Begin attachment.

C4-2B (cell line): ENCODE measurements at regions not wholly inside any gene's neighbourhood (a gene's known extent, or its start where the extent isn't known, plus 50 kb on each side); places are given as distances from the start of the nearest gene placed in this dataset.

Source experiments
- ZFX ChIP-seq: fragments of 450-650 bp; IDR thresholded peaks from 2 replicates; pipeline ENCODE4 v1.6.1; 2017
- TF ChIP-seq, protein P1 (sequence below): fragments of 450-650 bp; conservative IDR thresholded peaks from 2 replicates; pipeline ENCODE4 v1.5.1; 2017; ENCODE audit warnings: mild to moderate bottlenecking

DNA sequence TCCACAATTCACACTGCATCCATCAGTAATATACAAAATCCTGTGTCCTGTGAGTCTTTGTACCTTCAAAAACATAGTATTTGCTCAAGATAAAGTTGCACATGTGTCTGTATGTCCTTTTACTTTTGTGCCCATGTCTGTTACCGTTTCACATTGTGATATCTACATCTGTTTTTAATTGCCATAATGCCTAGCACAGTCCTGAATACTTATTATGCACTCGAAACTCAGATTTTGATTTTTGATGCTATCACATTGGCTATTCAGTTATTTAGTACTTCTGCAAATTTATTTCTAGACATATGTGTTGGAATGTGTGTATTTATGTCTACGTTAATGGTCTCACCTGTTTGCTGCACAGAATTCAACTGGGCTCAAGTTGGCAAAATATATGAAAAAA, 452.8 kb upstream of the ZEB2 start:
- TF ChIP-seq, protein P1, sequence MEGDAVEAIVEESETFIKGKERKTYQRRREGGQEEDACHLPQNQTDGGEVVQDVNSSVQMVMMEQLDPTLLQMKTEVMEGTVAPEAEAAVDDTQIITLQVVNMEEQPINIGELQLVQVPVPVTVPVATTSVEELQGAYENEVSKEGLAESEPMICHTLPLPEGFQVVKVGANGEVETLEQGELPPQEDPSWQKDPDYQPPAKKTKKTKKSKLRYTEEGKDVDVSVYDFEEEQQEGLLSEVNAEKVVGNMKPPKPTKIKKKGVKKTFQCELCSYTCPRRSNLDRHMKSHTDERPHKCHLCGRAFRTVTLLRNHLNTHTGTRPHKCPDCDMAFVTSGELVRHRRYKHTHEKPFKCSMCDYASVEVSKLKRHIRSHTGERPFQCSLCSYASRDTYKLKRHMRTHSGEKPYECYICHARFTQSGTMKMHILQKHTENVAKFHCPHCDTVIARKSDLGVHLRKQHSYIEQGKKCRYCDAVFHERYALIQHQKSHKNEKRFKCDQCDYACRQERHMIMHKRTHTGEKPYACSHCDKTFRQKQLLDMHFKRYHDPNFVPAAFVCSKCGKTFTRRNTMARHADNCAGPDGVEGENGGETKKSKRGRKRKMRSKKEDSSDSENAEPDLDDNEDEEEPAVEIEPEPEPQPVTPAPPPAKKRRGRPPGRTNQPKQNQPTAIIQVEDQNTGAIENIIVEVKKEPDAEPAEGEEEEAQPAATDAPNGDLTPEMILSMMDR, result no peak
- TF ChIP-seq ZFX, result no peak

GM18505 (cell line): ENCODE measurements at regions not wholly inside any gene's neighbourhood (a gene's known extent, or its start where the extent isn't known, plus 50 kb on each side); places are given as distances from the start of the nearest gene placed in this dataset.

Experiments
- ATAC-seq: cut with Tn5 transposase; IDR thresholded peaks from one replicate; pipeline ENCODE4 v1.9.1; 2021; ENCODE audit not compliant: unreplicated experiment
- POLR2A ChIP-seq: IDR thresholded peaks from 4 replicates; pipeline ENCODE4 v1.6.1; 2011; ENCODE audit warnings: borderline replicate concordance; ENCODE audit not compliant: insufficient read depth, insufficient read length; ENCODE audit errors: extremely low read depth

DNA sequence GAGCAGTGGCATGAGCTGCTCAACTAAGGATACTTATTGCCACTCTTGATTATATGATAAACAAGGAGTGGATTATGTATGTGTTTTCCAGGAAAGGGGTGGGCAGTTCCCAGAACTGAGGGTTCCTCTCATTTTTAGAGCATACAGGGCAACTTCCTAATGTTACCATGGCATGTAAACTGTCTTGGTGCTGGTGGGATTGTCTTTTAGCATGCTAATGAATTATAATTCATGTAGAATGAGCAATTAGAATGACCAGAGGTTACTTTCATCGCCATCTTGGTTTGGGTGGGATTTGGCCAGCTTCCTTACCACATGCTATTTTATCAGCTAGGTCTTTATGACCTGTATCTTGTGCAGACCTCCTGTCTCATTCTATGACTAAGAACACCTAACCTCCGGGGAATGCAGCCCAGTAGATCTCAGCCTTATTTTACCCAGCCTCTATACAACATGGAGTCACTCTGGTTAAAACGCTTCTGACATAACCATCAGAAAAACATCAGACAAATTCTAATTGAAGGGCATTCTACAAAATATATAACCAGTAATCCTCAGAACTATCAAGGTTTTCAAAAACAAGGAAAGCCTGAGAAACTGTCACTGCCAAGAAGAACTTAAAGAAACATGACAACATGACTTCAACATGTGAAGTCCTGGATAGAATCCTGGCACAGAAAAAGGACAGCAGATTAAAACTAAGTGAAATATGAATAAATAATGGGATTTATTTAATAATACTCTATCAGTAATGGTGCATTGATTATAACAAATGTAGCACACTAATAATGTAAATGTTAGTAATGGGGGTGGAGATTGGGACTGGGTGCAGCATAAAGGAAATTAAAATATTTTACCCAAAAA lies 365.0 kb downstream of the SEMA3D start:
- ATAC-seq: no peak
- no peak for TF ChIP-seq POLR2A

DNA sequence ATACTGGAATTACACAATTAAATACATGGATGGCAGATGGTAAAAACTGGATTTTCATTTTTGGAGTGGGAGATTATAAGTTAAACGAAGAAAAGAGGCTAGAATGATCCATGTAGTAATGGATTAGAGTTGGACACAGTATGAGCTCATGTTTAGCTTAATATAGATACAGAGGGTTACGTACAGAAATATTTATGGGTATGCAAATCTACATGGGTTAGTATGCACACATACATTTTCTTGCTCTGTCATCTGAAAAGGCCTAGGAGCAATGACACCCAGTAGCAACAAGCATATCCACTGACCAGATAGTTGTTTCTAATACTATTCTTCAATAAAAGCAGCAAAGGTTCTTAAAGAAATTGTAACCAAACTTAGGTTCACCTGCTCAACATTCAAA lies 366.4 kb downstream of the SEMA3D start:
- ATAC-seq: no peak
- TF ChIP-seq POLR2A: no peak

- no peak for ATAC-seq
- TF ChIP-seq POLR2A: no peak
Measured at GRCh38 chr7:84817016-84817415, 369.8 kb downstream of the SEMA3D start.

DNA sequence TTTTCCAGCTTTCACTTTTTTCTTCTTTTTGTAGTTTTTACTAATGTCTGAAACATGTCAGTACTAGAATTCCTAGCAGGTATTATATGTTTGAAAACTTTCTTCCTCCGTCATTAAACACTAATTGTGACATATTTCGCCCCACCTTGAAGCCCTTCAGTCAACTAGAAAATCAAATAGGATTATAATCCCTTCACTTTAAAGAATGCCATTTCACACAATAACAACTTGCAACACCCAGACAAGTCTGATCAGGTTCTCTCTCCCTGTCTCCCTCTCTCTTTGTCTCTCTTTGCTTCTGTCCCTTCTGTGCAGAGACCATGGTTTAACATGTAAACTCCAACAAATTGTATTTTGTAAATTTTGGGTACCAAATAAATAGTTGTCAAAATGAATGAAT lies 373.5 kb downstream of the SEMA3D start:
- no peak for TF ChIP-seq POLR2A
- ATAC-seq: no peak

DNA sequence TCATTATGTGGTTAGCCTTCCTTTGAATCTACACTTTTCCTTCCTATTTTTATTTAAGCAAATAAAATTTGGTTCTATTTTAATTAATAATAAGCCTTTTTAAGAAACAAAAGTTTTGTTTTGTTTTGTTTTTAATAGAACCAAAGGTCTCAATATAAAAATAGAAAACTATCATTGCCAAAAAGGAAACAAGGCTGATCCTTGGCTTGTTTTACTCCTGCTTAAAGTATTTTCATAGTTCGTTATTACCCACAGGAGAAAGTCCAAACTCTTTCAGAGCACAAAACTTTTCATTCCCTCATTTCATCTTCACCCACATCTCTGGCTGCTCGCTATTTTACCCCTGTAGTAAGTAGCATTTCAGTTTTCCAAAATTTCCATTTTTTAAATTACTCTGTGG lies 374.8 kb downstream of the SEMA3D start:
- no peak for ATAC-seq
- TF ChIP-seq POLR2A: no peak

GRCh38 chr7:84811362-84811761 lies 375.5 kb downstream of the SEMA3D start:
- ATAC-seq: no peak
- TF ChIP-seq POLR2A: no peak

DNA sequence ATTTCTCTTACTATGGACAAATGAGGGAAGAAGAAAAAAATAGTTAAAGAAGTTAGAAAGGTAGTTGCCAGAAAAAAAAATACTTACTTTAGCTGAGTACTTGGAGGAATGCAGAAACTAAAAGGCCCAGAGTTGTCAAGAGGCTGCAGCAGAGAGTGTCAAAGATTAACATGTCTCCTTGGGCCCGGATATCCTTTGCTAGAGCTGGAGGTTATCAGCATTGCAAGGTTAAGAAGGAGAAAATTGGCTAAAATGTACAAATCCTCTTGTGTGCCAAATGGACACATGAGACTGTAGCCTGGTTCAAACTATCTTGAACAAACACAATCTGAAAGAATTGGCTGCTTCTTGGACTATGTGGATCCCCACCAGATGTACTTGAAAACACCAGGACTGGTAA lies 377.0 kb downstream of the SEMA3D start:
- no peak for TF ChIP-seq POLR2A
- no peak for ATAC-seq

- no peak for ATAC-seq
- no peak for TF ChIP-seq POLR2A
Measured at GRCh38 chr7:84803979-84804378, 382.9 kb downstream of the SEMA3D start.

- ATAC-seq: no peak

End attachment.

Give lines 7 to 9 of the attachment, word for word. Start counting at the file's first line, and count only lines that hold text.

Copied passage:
- TF ChIP-seq ZFX, result no peak

GM18505 (cell line): ENCODE measurements at regions not wholly inside any gene's neighbourhood (a gene's known extent, or its start where the extent isn't known, plus 50 kb on each side); places are given as distances from the start of the nearest gene placed in this dataset.

Experiments